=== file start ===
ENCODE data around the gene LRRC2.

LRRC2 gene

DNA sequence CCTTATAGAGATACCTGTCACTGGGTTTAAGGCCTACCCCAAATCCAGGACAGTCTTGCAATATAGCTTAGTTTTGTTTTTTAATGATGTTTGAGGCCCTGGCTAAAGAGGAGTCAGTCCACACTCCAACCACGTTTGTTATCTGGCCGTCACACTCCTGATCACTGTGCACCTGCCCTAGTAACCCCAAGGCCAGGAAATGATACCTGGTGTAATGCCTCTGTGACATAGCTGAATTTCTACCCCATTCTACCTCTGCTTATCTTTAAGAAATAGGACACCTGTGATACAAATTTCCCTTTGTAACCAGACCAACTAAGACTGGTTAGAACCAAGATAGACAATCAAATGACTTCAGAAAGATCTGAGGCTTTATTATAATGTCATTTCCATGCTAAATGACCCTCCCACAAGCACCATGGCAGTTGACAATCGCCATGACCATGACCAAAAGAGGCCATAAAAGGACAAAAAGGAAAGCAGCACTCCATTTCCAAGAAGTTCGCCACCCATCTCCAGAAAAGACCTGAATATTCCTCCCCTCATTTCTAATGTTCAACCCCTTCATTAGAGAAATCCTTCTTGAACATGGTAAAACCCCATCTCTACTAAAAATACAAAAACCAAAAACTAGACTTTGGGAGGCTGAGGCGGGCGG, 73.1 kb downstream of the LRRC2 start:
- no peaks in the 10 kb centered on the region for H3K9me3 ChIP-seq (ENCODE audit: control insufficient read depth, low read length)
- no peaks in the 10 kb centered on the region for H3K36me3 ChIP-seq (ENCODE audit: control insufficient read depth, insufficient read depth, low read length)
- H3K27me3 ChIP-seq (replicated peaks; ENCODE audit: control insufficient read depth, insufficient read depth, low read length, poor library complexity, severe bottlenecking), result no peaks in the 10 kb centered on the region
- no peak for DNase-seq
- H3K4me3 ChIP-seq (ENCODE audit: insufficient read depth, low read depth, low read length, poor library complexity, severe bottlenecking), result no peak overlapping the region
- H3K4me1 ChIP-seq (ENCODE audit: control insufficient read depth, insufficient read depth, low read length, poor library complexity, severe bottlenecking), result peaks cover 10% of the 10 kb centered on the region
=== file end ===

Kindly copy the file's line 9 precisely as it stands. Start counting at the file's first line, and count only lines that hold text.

- H3K4me1 ChIP-seq (ENCODE audit: control insufficient read depth, insufficient read depth, low read length, poor library complexity, severe bottlenecking), result peaks cover 10% of the 10 kb centered on the region